These are a few more of the treasures from my mother's little red cardboard jewelry box.
This may have been her mother's wedding band. It's 14K gold, and the design covers all but about a half-inch of the outer ring, leaving a space for engraving. But nothing is engraved, leaving some doubt as to whose ring it actually is.
This is my mother's wedding set. The stones look larger in this picture than they really are. In fact, until I saw this photograph, I hadn't realized that a stone was missing from the larger ring. You can see the empty hole on the right-hand side of the ring. At the time that my parents married, there couldn't have been much money to spend on the rings, but I've always admired this wedding set. The rings are designed in a way that enhances the stones and shows them in their best light.
I don't know whose ring this cameo was. I don't think I ever saw my mom wear it, so it may have belonged to an aunt who died when I was about nine. It's also 14K gold and was one of the many items that stirred my interest and imagination as it languished in Mom's jewelry box when I was young.
This is my mother's birthstone ring. Information inside the ring includes the letters "OB," the 14K designation, and what looks like a sort of cross. The "OB" identifies the ring's manufacturer as Otsby and Barton. Interestingly, Otsby was a passenger on the Titanic and died when that ship sank on her maiden voyage in 1912. I'm not sure what the cross symbol might mean. It might be an indicator of the date of production, but I couldn't find any information about that.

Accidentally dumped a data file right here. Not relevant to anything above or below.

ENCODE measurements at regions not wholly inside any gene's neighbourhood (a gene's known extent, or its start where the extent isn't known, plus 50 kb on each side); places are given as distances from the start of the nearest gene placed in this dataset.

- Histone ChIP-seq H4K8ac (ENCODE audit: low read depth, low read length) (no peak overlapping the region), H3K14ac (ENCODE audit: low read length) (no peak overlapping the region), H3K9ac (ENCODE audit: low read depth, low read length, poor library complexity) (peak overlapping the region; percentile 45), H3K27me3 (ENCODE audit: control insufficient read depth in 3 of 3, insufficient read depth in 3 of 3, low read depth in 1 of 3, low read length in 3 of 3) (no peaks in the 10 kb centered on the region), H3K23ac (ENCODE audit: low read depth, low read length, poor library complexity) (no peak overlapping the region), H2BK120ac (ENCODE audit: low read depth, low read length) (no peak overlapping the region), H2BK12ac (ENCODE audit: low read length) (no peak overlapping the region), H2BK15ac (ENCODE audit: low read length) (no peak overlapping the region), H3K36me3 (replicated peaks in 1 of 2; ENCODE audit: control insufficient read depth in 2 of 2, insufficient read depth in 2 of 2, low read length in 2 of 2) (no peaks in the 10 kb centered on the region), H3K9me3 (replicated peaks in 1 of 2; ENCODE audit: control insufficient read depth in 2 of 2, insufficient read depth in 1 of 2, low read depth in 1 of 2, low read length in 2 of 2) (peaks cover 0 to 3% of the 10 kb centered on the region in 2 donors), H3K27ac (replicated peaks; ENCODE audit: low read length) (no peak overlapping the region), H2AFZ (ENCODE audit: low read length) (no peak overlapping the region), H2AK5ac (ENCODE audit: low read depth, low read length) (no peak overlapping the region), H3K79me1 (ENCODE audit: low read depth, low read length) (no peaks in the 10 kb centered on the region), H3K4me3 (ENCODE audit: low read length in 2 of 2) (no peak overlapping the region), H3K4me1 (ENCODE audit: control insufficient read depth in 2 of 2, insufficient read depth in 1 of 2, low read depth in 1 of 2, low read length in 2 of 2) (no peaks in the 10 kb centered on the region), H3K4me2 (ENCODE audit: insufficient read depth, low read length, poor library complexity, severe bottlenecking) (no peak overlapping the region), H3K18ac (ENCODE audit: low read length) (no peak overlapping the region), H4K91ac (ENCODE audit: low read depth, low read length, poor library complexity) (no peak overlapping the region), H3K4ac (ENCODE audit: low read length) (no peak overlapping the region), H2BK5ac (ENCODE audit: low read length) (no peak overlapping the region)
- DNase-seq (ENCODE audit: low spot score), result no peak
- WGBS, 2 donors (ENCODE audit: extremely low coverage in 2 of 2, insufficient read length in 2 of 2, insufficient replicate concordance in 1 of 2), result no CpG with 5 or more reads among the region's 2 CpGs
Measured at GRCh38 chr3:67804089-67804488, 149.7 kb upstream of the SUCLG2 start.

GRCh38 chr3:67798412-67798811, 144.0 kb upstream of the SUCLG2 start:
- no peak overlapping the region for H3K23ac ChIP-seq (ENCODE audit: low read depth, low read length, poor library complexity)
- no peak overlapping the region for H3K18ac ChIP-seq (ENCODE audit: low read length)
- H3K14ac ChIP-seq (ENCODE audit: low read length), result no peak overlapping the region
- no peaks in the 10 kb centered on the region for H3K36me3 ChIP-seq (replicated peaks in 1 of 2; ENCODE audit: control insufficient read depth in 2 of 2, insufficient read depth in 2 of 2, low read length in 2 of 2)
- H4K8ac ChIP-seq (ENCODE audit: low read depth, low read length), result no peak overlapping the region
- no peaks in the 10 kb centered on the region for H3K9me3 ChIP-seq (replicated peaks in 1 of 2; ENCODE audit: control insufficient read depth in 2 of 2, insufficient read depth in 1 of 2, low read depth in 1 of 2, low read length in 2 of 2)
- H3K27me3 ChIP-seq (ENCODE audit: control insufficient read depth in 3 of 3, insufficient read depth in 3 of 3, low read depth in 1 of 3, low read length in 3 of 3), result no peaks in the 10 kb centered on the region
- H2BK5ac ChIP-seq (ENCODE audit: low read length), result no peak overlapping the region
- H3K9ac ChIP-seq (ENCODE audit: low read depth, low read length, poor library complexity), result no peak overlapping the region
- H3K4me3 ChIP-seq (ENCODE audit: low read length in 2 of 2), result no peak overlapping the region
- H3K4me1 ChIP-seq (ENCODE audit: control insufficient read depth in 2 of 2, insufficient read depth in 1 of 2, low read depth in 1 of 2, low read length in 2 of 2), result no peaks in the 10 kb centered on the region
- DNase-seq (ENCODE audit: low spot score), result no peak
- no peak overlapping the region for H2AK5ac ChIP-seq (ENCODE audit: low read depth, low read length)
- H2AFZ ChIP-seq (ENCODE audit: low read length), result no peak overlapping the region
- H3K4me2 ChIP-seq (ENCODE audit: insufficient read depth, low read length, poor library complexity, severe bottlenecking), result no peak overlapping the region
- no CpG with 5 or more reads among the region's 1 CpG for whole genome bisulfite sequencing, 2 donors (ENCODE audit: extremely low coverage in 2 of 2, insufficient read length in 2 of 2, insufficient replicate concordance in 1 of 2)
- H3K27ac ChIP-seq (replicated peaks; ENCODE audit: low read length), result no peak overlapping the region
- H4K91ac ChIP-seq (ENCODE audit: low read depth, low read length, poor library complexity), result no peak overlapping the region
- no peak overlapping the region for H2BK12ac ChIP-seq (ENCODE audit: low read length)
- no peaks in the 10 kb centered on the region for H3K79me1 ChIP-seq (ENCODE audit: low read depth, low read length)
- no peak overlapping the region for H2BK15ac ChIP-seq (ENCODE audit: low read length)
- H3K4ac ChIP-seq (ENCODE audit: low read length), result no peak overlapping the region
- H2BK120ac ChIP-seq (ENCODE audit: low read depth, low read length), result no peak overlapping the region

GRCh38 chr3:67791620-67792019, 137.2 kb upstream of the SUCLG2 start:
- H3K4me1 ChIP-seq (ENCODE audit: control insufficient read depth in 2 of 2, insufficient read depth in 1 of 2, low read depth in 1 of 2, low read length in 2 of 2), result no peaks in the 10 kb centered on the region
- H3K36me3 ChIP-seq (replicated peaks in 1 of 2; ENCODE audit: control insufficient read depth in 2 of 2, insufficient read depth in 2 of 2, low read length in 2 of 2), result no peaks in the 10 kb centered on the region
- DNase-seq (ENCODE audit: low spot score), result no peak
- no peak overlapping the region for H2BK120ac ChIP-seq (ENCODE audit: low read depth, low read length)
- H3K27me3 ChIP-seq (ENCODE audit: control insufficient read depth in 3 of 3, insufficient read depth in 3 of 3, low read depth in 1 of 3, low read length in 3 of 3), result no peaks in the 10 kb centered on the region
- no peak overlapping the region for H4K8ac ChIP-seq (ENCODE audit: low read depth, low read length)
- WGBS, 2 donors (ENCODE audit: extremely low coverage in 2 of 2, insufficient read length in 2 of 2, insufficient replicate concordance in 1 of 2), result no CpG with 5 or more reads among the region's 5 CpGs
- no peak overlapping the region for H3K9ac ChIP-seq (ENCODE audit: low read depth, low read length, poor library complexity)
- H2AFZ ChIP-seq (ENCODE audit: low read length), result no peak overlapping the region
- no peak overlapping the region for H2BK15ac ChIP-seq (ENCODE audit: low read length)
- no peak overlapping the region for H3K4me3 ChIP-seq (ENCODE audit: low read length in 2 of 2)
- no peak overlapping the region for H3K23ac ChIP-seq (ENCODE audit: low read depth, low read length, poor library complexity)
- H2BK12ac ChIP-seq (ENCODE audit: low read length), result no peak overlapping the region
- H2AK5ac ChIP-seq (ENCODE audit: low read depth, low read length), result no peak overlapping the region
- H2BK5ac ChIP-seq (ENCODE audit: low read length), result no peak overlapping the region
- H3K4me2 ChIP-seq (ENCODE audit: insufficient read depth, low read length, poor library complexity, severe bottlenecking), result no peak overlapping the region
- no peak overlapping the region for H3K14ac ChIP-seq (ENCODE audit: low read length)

I always thought that this ring was my grandmother's birthstone ring, partly because the size was larger than my mom's rings. But Grandma's birthday was in October, and the October birthstone is an opal, not a garnet or a ruby. So, again, I have an object that I don't know a lot about. And again, the photograph reveals a blemish that I didn't know existed until I saw it in the picture. You can see that there's a chip out of the stone. If there is any information inside the ring, I'm not able to make it out with a regular magnifying glass. The gold is dull and tarnished looking, so it may not be of a very high quality.
This is one that I don't have a clue about. It's a sterling silver filigree ring with what is most likely a genuine diamond chip. It's quite tarnished but would probably be very pretty if professionally polished. I know nothing of its history.
On another note...the hand model really should get a manicure.
I saw my niece, Beckie, today; and she was asking why she'd never heard of these "treasures" before and said she was waiting with anticipation for the next installment. So, Beckie, this post is for you.